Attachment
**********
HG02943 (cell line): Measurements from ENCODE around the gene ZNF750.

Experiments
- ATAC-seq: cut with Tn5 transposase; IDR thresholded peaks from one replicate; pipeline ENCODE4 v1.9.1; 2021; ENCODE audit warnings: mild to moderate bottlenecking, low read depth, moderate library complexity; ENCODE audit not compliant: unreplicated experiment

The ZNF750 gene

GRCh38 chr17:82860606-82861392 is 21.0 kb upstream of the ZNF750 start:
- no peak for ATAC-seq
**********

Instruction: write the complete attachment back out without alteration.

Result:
HG02943 (cell line): Measurements from ENCODE around the gene ZNF750.

Experiments
- ATAC-seq: cut with Tn5 transposase; IDR thresholded peaks from one replicate; pipeline ENCODE4 v1.9.1; 2021; ENCODE audit warnings: mild to moderate bottlenecking, low read depth, moderate library complexity; ENCODE audit not compliant: unreplicated experiment

The ZNF750 gene

GRCh38 chr17:82860606-82861392 is 21.0 kb upstream of the ZNF750 start:
- no peak for ATAC-seq